No mere man could do this.  But it requires a man to do  it.  Therefore, the only solution to our plight can only be found in the only God-Man to have ever walked this earth and accomplished redemption, Jesus Christ. 

How do we relate to God?  Through Jesus Christ, the Son of God.  But how do we relate to Christ?  How do we make something that was done by another two thousand years ago my own?  The answer of Scripture (the word of the Spirit) is that we become connected to the saving benefits of Christ by faith: by surrendering ourselves completely and fully to Christ, by trusting in him, by resting alone in his grace and his forgiveness and his redeeming work.  The apostle Paul assures us, “If you confess with your mouth that Jesus is Lord and believe in your heart that God raised him from the dead, you will be saved” (Rom. 10:9). 

This is entirely counterintuitive to the way we think we should relate to God.  Most religions tell you that you can only relate to God through your good deeds, by effort.  But the gospel says that we relate to God, not through our deeds but through the death of another, Jesus.  We don’t do it by looking inwardly but by looking outwardly, away from ourselves and toward Christ.  We don’t do it by inspecting the balance of good to bad deeds, but by resting in the one who took all our bad deeds upon himself and gave us his righteousness instead.  We don’t do it by hiding our sins and covering them up but by confessing them: “If we confess our sins, he is faithful and just to forgive us our sins and to cleanse us from all unrighteousness” (1 Jn. 1:9). 

And the redemption is complete.  There is no sin that is not paid for, no guilt that is not covered, no past that can ever raise its head to haunt us again: “He is able to save to the uttermost those who draw near to God through him, since he always lives to make intercession for them” (Heb. 7:25).

Our Lord is not the Spirit and the Spirit is not the Lord.  But they are on a mission together.  The Spirit applies the work of Christ to those for whom he died.  We relate to God by the Spirit through the Son; by the Spirit as the one who brings us life; through the Son as the one who gave his life so that he would become to us the resurrection and the life.

And as we face a new year, the only way we should do so is as those who are the redeemed of the Lord.  We must learn to find our identity in Christ, not in our work or our accomplishments, but in Christ who has made us sons and daughters of God.  Because of what Christ has done, the least in the kingdom of heaven is greater that the greatest of the sons of men.  Our past may not be what we wanted, and our future may be a big question mark, but in Christ everything is sure, we are justified and fully accepted before God. 

And so, through the work of the Son and Spirit, we are brought near to God the Father.  It is an amazing thing to be able to relate to the infinite, eternal, and unchangeable God Almighty as our Father.  We no longer relate to him merely as a creature, though we will always be that.  We no longer relate to him only as Master and Sovereign, though he is that and we rejoice in this reality.  But more than all that, God is our Father and all the love that a father has for his children is but a faint shadow of the love that God has for those who belong to his Son.

It is important that you and I know how to relate to God the Father as Father, not just as an indefinable “Person” in the Trinity.   He is revealed to us as Father for a reason and one of the reasons is that you will take advantage of this relationship as a child of God.  It is important that we don’t come to him with the fear that a mere servant has, but with the love and affection and trust that children have for parents who truly care for their children.  Through Christ, we are not fulfilling the terms a contract but are enjoying community with the family of God and with God himself, Father, Son, and Spirit.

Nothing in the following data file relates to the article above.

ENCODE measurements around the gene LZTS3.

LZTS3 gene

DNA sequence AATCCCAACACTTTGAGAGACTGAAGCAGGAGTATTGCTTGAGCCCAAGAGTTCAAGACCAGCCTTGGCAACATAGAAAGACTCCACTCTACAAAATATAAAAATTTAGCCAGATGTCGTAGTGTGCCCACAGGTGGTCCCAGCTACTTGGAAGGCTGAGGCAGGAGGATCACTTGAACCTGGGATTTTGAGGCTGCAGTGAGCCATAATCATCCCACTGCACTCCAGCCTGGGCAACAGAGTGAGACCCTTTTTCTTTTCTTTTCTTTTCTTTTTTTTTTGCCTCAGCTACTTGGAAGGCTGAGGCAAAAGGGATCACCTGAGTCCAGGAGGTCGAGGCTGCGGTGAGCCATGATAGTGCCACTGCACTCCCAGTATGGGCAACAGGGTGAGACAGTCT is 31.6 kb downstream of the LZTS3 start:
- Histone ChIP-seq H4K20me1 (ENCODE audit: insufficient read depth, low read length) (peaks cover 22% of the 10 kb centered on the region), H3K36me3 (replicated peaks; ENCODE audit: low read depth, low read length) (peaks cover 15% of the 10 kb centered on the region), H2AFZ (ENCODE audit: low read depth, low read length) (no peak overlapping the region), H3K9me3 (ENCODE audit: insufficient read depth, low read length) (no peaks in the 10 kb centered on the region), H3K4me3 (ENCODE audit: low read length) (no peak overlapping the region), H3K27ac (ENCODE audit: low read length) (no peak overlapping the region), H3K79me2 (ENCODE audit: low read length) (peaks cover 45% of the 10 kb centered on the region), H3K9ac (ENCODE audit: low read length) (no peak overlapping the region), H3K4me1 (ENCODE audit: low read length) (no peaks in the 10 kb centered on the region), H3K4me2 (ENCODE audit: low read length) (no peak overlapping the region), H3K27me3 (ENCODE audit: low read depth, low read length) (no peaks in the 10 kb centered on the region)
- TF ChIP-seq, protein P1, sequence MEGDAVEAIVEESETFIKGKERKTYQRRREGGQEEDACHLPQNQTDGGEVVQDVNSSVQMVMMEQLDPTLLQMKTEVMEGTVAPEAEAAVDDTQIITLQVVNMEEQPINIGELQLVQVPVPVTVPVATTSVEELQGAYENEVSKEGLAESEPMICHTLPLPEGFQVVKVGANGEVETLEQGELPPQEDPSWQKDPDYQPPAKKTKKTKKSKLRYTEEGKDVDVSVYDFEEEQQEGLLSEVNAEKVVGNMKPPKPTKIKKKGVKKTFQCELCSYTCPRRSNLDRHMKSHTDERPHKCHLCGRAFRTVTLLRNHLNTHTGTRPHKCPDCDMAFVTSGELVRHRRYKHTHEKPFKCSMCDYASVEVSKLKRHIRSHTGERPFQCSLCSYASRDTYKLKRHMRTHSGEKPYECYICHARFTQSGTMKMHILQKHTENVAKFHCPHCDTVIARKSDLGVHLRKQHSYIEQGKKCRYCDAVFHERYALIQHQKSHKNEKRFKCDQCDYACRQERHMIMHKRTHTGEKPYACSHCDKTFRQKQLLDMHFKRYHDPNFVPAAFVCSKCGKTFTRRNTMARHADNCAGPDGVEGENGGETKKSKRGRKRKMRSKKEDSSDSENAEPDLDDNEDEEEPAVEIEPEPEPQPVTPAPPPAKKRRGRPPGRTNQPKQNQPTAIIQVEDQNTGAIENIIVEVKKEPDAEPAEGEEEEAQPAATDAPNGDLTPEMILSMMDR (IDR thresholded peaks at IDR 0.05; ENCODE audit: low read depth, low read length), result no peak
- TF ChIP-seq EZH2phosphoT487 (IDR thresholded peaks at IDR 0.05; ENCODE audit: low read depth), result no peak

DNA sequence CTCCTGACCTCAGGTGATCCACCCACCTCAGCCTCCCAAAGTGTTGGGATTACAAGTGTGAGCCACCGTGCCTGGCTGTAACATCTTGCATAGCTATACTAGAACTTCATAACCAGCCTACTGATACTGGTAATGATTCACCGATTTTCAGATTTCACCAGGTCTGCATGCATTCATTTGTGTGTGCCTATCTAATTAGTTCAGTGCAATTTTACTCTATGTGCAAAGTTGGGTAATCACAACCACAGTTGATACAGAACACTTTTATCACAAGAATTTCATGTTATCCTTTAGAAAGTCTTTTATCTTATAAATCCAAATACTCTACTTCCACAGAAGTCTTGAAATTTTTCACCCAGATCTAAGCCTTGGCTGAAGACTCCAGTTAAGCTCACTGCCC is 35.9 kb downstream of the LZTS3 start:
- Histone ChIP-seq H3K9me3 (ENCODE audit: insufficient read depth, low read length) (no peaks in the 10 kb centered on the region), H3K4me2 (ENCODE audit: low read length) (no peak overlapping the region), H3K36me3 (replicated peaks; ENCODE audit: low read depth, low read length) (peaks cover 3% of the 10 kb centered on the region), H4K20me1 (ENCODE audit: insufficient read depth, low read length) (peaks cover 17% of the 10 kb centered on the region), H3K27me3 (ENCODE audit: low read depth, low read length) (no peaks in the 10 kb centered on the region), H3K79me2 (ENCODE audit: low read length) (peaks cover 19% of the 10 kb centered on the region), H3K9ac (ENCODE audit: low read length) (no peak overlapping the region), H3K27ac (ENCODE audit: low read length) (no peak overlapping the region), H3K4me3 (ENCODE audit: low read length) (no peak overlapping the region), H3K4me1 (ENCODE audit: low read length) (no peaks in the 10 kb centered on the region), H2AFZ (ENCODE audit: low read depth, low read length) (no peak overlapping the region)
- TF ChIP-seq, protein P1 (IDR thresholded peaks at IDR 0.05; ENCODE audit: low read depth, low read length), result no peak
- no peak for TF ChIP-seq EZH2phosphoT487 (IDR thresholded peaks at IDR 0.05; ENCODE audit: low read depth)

Do you struggle with the fear of inadequacy?  That you are not enough, that you don’t have what it takes to be a good parent or student or coworker?  That you cannot conquer those old habits and lusts?  Then come to God the Spirit and mortify your lusts through him.  Come to him for the power to live out the place in which God by his providence has put you.  He is full of power for those who are weak (Eph. 3:16).

Do you struggle with the fear of guilt and rejection?  Do you feel hopeless, that you can never measure up or be good enough, either before men or (especially) God?  Then come to God the Son and find your sins gone forever, never to be brought up or mentioned again.  Come to Christ and know that it doesn’t matter whether or not you are good enough because he has been good enough for you.  He is the perfect redeemer of the world.

Do you struggle with the fear of uncertainty?  Do you fear the unknown, the risks, the burden of an ambiguous future?  Then come to God the Father, and know that your Father already knows the future, and that he is completely sovereign over it.  He will exercise all his goodness and his wisdom and his power for your good and his glory (Rom. 8:28).  And this includes “bad” things.  Terrible as certain events might be, and which we might justly fear, they are not impediment to God, who will take those things and create beauty and joy and good that would never have existed without them. 

We need not fear, for our God is the God of the Bible, who reveals himself to us as Father, Son, and Holy Spirit.  Rather, let us cast our cares upon him, for he cares for us.  “Let us then with confidence draw near to the throne of grace, that we may receive mercy and find grace to help in time of need” (Heb. 4:16).



[1] This translation of the Creed is given in Wayne Grudem, Systematic Theology (Zondervan, 1994), p. 1169.  The phrase “and the Son” was added later (filioque).
[2] This is from Lewis’ book Mere Christianity, Book 4, Chapter 4.